Hurricane Matthew weakened slightly on Saturday as it moved towards Jamaica and Cuba, although with winds of up to 155 miles per hour (250 kph) it is powerful enough to wreck houses, forecasters said.
The strongest hurricane in the Atlantic Ocean since Felix in 2007 was forecast to make landfall as a major storm on Monday on Jamaica’s southern coast, home to the capital and Jamaica’s only oil refinery. It could affect the island’s main tourist areas such as Montego Bay in the north.
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With Matthew about 420 miles (675 km) southeast of Kingston, Jamaica, the U.S. National Hurricane Center downgraded its designation to a Category 4, from the top Category 5, on the Saffir-Simpson scale of hurricane intensity, but Jamaican authorities said they were taking all possible precautions.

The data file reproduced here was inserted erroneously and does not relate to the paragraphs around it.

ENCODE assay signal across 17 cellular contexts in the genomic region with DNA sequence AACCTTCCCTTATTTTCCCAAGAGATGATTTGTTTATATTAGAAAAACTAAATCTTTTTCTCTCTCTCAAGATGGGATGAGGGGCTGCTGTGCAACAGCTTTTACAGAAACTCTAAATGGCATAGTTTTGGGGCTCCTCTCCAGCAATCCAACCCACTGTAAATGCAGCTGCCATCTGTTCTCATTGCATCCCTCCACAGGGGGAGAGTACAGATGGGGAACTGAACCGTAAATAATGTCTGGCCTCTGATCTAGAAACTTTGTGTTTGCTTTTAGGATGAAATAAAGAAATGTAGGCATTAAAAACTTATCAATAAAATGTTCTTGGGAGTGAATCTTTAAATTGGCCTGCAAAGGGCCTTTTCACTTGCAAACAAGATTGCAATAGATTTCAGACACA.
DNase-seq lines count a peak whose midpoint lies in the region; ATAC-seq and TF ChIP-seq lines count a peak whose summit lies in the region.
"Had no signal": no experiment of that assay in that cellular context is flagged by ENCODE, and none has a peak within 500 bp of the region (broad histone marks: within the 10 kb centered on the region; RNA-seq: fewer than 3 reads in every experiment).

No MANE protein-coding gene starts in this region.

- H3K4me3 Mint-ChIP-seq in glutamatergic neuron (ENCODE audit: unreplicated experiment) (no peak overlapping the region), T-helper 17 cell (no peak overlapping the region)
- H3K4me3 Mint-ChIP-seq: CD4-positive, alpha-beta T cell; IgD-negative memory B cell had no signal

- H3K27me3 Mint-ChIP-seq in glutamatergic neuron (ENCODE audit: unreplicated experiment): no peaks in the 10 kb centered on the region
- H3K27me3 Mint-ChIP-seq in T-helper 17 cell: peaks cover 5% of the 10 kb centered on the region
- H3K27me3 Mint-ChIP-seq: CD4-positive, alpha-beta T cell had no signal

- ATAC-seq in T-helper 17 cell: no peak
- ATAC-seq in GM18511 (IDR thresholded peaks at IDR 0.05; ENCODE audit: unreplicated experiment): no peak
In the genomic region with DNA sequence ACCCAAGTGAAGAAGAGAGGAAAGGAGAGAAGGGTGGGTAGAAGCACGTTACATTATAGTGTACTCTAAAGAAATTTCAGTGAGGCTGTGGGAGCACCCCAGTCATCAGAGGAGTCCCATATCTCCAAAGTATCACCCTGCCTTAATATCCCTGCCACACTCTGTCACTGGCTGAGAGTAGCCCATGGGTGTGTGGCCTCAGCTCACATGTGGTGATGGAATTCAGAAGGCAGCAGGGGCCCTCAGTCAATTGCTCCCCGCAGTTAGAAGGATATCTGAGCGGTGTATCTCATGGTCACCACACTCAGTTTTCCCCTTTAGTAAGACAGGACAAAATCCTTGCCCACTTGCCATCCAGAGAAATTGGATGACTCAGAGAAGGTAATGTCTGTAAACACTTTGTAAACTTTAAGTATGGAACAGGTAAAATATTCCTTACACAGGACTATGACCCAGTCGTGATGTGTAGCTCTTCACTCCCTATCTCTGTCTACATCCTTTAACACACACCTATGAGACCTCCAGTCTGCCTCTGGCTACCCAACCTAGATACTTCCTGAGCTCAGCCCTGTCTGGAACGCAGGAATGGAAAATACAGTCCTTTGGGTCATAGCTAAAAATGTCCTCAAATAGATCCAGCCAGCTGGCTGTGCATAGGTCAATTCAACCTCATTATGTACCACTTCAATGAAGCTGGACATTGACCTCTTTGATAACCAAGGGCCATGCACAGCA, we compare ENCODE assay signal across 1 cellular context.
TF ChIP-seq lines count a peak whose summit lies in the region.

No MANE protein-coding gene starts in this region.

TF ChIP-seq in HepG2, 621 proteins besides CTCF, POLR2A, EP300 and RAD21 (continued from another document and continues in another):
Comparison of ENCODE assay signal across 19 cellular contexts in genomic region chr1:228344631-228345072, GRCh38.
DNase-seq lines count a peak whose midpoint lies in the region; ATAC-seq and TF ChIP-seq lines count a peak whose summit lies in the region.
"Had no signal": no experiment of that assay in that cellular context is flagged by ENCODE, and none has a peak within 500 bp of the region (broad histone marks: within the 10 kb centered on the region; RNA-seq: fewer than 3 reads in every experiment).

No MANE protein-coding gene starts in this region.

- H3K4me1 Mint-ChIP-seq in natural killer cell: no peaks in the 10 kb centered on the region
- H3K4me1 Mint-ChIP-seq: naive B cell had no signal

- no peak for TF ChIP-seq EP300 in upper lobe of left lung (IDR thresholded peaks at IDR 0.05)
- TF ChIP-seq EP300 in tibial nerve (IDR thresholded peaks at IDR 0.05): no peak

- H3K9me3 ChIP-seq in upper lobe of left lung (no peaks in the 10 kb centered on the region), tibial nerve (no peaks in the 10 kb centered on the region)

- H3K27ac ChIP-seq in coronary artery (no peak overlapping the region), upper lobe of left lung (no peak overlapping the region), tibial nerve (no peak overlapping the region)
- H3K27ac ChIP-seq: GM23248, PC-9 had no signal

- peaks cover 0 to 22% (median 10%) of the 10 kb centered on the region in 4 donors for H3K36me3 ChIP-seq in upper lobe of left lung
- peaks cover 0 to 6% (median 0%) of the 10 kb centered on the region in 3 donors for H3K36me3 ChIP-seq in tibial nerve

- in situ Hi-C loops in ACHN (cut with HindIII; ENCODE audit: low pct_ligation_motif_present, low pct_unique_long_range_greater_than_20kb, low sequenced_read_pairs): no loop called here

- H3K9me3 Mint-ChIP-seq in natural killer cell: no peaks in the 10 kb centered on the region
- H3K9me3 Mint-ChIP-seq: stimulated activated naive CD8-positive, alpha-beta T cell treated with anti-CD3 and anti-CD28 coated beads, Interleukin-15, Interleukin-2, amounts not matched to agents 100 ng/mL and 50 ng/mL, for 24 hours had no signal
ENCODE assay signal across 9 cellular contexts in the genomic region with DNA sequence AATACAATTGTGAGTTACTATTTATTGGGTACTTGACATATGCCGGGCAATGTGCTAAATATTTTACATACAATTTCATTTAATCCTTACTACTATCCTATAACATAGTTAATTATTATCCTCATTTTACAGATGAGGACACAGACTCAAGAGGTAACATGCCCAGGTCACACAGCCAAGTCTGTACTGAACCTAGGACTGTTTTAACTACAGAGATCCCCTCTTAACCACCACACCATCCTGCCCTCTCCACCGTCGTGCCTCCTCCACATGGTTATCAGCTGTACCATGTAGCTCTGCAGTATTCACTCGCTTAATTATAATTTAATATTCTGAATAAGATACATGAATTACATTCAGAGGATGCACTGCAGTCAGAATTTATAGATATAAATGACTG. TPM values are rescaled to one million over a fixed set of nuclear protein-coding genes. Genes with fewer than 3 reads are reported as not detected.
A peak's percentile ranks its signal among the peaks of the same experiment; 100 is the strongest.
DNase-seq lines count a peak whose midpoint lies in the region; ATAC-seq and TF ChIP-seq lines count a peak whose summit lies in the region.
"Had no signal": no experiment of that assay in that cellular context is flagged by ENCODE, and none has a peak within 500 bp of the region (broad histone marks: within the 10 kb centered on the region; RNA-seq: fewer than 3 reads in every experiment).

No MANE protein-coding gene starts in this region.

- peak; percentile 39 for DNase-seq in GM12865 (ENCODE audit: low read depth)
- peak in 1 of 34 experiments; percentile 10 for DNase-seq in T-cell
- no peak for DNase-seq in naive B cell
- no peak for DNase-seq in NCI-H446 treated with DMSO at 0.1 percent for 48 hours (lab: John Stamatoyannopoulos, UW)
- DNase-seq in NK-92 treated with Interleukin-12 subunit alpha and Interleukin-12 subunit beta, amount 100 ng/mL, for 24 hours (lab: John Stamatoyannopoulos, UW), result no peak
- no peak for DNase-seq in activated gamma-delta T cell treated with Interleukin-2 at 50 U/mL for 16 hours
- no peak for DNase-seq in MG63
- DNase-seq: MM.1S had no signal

“The government is on high alert,” said Robert Morgan, director of communications at the prime minister’s office.
“We hope that the hurricane does not hit us, but if it does hit us, we are trying our very best to ensure that we are in the best possible place.”
Local disaster coordinators, police and military have been put on standby and shelters are being opened throughout the island, Morgan said.
Despite sunny weather and only a few scattered clouds, many Kingstonians stocked on water and food on Friday.
The centre of the storm will move away from the Guajira Peninsula early Saturday morning, across the central Caribbean Sea on Saturday and approach Jamaica late on Sunday, the National Hurricane Center said.